Very Frequent Bluescreens On Asus X58 Sabertooth

Hello, and I would like to apologise in advance for the inherent lack of actual understanding in this post.

The problem I am trying to solve is the very frequent (almost daily, mostly) random bluescreens happening with my brand new system.

I have an ASUS X58 Sabertooth motherboard, with 6x2 GB Corsair Dominator TR3X6G1600C8D RAM.
The processor is an Intel i7 950, which is not overclocked.
Apart from that, I have connected an SSD drive and 4 harddrives. The PSU is a Corsair 850W and the GPU a Sapphire Radeon HD 5870 Vapor-X.
I run Win 7 Ultimate.

At first, I thought the bluescreens happened due to some peripheral hardware failure, and sure enough, a Creative Live Vista webcam was not recognised. Since I don't use it, I removed it, and things went fine for a short while. I have a Logitech cordless keyboard connected, if that's of any importance and I have

But, the bluescreens keep recurring, and with no regular pattern.

I also noticed that my 6 pieces of RAM have all been set 1066 mHz rather than the 1600 mHz in BIOS and on less than 1.65V they supposedly run on.
Is this one possible explanation? I have updated my BIOS after installation, and should also have the latest Win updates and driver updates for the relevant hardware, with the possible exception of the eSATA thingie. I suppose my eSATA drive could cause this, but it worked fine on my old rig.

Should I have put less RAM in my computer? Is Triple-Channel impossible with all the RAM slots in use? I have tried to understand whatever information I have found on the web, but I simply am not that tech literate.

Finally, after a Trojan was detected and removed by AVG Free, the ASUS PC Probe II decided to go insane with messages of Enumerate Device Win 32_<insert every possible failure here> fail.

Any help would be greatly appreciated!
7 answers Last reply
More about very frequent bluescreens asus sabertooth
  1. Welcome to Tom's Forum! :)

    Sounds like 'fun' - not! You're trying to make this SIMPLE!!! Yes I see your questions, and I could speculate answers for them all; test first.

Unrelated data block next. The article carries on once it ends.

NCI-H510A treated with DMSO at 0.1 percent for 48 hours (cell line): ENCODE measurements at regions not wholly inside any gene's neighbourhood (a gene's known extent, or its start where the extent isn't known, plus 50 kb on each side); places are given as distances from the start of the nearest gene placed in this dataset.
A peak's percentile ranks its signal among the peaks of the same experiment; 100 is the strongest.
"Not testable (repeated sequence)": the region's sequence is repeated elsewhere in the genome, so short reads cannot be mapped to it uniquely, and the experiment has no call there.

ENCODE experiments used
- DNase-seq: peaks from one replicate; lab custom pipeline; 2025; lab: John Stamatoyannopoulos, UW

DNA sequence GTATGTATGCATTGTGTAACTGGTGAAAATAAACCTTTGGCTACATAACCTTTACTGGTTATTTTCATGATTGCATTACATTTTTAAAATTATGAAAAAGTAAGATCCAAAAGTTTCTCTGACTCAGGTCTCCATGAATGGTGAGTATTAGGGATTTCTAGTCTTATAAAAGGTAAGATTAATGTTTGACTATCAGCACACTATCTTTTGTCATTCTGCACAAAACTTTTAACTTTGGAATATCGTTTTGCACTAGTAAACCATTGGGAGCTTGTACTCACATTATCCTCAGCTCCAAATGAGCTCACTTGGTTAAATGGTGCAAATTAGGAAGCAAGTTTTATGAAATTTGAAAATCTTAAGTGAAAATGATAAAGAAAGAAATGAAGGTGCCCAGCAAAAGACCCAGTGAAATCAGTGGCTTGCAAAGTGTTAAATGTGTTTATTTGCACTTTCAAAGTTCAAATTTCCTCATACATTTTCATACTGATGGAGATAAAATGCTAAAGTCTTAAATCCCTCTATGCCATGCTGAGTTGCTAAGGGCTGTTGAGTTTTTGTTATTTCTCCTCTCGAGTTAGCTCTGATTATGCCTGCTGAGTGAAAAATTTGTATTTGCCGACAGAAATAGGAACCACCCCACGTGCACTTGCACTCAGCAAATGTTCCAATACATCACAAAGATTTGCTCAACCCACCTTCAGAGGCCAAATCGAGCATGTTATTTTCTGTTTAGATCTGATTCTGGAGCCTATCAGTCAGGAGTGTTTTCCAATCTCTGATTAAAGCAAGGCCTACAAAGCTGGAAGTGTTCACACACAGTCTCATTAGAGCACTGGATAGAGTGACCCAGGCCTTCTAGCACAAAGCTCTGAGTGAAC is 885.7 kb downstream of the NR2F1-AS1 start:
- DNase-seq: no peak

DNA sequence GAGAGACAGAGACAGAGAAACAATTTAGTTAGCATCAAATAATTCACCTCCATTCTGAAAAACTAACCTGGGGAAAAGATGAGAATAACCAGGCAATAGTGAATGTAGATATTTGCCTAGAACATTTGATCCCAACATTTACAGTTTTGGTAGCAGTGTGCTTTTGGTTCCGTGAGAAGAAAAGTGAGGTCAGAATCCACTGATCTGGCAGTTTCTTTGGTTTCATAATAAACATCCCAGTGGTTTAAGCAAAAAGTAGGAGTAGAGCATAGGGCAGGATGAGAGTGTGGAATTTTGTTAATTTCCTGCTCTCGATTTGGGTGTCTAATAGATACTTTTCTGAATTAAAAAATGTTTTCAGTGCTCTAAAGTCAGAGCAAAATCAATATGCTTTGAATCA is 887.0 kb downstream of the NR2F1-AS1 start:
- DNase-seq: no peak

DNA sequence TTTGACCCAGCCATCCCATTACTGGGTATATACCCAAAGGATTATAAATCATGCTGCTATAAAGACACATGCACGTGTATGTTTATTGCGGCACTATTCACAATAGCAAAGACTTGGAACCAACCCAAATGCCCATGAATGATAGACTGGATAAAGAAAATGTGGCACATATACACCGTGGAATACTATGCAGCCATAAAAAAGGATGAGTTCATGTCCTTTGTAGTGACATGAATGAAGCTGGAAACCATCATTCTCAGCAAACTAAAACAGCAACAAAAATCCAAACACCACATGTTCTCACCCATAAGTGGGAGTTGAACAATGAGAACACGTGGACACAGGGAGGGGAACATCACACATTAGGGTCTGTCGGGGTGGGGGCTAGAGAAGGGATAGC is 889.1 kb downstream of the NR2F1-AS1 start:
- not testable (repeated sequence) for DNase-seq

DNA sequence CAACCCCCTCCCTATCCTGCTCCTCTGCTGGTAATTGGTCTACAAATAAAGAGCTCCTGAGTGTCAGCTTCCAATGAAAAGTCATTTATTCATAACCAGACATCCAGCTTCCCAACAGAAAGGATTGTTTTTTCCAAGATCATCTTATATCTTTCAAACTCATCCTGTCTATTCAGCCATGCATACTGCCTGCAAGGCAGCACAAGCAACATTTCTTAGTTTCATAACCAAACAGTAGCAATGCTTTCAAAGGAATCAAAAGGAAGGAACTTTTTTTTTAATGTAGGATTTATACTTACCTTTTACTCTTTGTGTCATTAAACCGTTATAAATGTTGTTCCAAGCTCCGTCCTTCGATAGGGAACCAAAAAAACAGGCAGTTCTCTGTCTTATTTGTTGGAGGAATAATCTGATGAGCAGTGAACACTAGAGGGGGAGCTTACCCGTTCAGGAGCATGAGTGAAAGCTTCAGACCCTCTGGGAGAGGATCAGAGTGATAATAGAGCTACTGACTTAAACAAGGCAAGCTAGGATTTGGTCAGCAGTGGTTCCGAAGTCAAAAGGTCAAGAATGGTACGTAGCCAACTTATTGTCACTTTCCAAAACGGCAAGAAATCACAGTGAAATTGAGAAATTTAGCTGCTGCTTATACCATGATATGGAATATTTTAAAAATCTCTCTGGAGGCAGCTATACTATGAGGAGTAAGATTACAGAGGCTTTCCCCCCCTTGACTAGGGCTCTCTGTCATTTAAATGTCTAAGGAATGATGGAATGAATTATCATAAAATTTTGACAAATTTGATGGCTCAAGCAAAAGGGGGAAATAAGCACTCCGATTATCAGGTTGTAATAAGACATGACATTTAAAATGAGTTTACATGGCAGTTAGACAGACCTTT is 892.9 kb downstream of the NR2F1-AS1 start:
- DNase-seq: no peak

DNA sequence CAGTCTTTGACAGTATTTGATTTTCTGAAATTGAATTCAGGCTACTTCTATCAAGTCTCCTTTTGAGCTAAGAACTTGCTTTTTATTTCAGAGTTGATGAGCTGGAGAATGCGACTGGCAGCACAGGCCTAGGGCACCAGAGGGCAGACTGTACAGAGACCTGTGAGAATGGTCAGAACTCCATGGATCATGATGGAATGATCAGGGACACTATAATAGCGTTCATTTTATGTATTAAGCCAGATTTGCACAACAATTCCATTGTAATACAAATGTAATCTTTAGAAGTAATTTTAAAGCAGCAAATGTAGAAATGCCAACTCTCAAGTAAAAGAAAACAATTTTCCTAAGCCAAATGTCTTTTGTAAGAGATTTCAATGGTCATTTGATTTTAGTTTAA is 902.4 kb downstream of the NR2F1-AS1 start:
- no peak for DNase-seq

Q - Are the HDDs in a RAID?
    Q - Are their other OSes on the HDDs?
    Q - If there are other OSes was ONLY the Primary SSD connected when you installed the OS?

    The Corsair {TR3X6G1600C8D} is good for the MOBO; BUT DO NOT USE XMP! Just set the DRAM Frequency -> {DDR3-1600MHz}; you can set the CAS timing {8-8-8-24-2T} & DRAM {1.65V}, Save & Exit.

    Do the following:
    1. BIOS set RAM as stated above.
    2. Unplug the SATA cables at the MOBO {leave other connections in place}
    3. run MSCONFIG -> select Diagnostic

    Post findings - we'll take it from there...
  2. Thanks for the swift reply.

    1) No, they are not. I am uncomfortable with setting up devices that way.
    2 & 3) No. No other OS, and it's on the SSD. The other devices were connected, but not yet recognised by the system. They were recognised in BIOS, though.

    Thanks for the memory tips, maybe that'll do the trick. I am slightly (well, very) embarassed at my lack of up-to-date knowledge in this particular area. I did build the computer myself, though.
    Could a fan or similar also cause a blue screen? They all work and are brand new too, but who knows.

    So I should select Diagnostic boot?
    Or is there some tool I am missing under one of the tabs here?

    I am proud that my motherboard did not explode when I changed the DRAM Bus Voltage to 1.65 and set the frequency to 1600.

    Should there be some sort of report when I run Diagnostic boot? In that case, I haven't got one...
    Ok, I am going to stop embarassing myself now.
  3. Also, cannot hurt download and install ALL of the latest drivers for your OS and OS type (64-bit or 32-bit); the "CD" has only OLD drivers and in the future don't use them. Link

    Next, check your BIOS version 0603 is the latest and DOES address stability issues. If you do not have that version then use EZ Flash2 'How To' ->

    MSCONFIG - It disables 'extra' apps from potentially causing a conflict -> BSOD.

    My 'assumptions' 1. Do NOT use ANY ASUS Utilities {frequent BSOD}, 2. Possible Conflict(s) -> BSOD, 3. Mis-configured BIOS -> BSOD, 4. Mis-configured RAM -> BSOD, 5. Bad Drivers, 6. BIOS Update. MSCONFIG is for items 1 & 2.

    'I' am NOT a PC snob and actually prefer to help than needlessly argue point-by-point with someone who is either a semi-know-it-all or stubborn. It makes my day if I can help someone solve a problem. {Been there too :( }

    Impressive that you corrected the RAM in the BIOS! :)
  4. Thanks a lot, I will try those tips step by step, and I think I am going to throw PC Probe into the bin, since a search has revealed that a lot of people experience the issues I do after removing a Trojan. Rather strange if you ask me, but that seems to be how it is.

    I think my BIOS says version 5.05, which is older, and I did do an update. However, I discovered now, like you said, there is a newer version out there.

    Thanks a lot! This has been very helpful, jaquith! :)
  5. Run ESET Online Scanner {Excellent AV software}

    Good Luck! Keep me posted :)
  6. Two days and no BSOD. I think setting the RAM at the right settings and the BIOS upgrade may have helped me out of my misery. Consider this solved. :)
  7. Cool - Ain't no fun otherwise! :sol:
Ask a new question

Read More

Asus Motherboards